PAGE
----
Perseverance: A Review of Destiny of the Dead, by Kel Kade

            Apocalyptic fiction can be a tricky story format to get right, and it usually falls into two broad categories.  Post-apocalypse stories are actually very common, for a variety of reasons, where the apocalypse has already happened and we spend our time following characters surviving or rebuilding after the fact.  The tone of these can range wildly, from hopeless in the face of a terrible world, or hopeful as rebuilding is underway.  Conversely, there are also stop-the-apocalypse stories, where the heroes of the story work to avoid the end of the world, either preventing or reversing the oncoming apocalypse.  Much rarer are stories where the apocalypse seems inevitable, but has not happened yet.  Where readers, and sometimes even the characters, know that the end of the world is going to happen, but the characters struggle anyways.  Conventional wisdom tells us that if a character wants something enough, then the audience will want them to achieve it.  But how does a story avoid disappointing readers when it seems like the protagonists will not get what they want?

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Perpetuation of Trauma: A Review of The Mirror Man, by Lars Kepler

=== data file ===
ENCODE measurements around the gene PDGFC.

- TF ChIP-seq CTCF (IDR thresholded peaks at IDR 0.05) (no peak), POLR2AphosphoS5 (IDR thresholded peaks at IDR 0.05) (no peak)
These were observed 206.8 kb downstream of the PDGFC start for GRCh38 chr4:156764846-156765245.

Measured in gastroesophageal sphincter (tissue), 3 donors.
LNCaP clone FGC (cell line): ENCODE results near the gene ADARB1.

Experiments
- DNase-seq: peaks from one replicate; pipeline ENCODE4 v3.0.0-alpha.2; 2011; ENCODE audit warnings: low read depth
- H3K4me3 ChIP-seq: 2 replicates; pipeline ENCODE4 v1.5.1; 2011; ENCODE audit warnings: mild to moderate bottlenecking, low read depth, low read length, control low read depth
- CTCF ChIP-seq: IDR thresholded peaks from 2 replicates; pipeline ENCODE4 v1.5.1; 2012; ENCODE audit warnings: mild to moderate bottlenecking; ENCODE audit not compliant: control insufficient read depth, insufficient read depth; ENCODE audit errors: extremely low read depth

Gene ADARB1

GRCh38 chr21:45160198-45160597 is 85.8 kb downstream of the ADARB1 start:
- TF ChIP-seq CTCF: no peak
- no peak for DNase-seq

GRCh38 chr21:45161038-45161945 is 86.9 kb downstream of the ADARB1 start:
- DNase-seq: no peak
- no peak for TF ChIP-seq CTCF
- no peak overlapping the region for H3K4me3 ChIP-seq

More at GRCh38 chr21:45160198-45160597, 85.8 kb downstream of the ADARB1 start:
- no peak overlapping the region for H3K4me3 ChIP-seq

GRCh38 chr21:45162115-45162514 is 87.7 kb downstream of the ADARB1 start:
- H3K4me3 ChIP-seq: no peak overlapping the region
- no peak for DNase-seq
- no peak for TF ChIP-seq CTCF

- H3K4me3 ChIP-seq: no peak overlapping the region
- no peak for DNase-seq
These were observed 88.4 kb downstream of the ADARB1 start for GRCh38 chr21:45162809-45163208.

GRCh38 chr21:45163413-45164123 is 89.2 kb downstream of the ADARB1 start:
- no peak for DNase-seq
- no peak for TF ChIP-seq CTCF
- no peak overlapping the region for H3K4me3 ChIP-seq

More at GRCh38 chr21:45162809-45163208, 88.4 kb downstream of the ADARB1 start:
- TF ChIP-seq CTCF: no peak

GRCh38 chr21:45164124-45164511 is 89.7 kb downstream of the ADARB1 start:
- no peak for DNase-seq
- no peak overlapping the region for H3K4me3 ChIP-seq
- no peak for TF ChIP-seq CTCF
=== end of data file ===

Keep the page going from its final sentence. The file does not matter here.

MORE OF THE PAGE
Every reader wants to get hooked on a good series, where the author continuously writes new entries featuring favorite characters and new stories within the same framework.  While the trilogy is very common in that regard, it is also common for authors to keep a series progresses for many more than three books.  Something like The Wheel of Time has more than fourteen entries, while The Dresden Files received its seventeenth entry in 2020.  However, with each new book in a long series, there is an ever-growing risk that the author takes.  How do they keep their readers interested, while also providing the same types of stories that drew them in the first place?  Things need to change from book to book to keep the story and characters moving and developing, but change things too much and you may lose readers.  But if an author does not take any risks at all, they also run the risk of losing readers as they will not see a reason to read new entries.  There is a careful balancing act that authors have to consider, balancing the storytelling with the business of selling books, but readers will love the ones who manage it, even if they are unaware of the work going into each new book.

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